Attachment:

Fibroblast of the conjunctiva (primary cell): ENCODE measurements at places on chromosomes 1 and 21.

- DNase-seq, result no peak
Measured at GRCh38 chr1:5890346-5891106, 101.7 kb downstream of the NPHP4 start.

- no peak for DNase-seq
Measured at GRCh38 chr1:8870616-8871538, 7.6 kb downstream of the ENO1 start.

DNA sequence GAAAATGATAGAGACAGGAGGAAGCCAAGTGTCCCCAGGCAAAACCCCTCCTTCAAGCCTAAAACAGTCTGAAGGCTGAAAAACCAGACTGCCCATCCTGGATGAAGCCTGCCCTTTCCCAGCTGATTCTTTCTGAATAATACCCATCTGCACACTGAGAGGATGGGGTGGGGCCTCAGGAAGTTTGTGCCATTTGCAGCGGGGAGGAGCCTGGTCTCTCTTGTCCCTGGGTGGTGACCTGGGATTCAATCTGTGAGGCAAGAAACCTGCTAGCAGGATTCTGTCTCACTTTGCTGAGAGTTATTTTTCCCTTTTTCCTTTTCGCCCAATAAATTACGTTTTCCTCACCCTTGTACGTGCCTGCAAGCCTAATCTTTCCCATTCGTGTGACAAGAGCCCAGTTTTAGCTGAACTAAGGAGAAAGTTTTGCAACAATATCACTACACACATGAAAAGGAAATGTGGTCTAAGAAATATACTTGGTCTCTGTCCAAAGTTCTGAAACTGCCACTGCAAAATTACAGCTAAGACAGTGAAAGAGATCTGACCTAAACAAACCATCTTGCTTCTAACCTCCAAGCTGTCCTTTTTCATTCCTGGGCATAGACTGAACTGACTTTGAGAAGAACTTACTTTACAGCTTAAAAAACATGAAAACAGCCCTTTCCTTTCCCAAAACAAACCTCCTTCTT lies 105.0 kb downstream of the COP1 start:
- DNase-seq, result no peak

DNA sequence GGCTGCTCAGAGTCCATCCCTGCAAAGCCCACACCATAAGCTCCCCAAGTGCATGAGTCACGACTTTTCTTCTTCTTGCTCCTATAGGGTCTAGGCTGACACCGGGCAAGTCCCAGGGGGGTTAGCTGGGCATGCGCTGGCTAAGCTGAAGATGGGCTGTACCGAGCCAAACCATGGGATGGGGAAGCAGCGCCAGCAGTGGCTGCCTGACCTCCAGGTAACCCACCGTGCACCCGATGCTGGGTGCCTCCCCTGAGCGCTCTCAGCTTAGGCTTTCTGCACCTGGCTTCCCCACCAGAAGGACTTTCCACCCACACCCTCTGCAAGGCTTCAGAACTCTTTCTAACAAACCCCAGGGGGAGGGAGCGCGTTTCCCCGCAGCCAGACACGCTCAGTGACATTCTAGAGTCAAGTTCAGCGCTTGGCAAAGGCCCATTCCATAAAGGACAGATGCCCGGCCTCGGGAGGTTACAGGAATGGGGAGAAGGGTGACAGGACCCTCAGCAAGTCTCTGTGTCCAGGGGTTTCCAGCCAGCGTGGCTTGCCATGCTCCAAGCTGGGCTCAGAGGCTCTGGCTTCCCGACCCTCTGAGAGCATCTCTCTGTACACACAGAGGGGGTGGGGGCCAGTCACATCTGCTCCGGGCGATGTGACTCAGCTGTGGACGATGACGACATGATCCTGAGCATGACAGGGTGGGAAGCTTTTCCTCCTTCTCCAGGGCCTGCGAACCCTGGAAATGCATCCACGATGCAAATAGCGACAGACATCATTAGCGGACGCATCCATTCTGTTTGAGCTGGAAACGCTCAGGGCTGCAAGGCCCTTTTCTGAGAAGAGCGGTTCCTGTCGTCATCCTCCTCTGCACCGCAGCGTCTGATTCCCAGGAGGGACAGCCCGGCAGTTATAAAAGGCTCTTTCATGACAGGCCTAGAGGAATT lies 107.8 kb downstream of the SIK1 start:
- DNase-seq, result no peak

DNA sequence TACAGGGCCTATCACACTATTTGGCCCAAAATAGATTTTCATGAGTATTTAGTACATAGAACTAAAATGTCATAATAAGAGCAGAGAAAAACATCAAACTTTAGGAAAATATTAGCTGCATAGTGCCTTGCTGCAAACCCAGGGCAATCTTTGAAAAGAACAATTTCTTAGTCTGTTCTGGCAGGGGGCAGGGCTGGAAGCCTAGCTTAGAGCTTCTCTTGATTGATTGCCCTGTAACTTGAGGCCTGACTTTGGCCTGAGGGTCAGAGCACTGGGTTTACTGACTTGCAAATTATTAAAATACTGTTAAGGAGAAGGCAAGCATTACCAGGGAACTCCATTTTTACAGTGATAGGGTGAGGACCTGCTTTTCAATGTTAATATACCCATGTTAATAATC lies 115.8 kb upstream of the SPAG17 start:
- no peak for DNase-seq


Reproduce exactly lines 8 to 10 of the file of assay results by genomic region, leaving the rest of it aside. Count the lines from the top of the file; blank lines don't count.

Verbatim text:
DNA sequence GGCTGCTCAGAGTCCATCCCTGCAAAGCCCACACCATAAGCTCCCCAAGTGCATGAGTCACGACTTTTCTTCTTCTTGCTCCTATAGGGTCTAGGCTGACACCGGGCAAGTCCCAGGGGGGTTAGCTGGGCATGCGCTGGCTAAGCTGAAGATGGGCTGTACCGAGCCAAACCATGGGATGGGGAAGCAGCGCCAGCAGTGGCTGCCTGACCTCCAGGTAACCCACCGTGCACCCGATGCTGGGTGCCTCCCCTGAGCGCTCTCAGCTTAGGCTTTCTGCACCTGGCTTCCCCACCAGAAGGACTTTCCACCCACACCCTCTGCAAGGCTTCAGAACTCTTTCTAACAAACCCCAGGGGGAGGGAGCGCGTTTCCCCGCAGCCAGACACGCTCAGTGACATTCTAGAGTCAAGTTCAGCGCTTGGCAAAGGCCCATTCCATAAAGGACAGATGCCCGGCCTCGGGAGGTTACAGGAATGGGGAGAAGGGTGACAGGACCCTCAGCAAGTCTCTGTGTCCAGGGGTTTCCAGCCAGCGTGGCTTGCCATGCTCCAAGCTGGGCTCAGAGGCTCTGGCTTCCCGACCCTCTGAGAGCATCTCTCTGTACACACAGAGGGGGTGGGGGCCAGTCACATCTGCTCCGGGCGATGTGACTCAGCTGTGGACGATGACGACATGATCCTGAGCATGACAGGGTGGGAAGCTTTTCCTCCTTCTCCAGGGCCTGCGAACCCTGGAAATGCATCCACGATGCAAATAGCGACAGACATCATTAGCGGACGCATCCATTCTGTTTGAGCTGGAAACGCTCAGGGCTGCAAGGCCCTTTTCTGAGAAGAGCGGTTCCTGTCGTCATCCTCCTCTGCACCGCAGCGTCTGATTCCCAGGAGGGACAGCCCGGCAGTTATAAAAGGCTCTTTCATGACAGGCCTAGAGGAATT lies 107.8 kb downstream of the SIK1 start:
- DNase-seq, result no peak

DNA sequence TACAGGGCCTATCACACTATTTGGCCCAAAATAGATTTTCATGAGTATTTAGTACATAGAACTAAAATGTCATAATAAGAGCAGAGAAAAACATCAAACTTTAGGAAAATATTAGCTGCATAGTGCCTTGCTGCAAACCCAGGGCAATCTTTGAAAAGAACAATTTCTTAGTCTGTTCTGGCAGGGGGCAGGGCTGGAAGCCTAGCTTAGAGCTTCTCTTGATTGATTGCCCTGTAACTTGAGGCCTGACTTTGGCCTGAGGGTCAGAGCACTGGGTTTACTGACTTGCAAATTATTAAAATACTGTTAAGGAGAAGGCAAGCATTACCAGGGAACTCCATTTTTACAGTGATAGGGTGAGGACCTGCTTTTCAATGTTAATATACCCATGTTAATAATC lies 115.8 kb upstream of the SPAG17 start: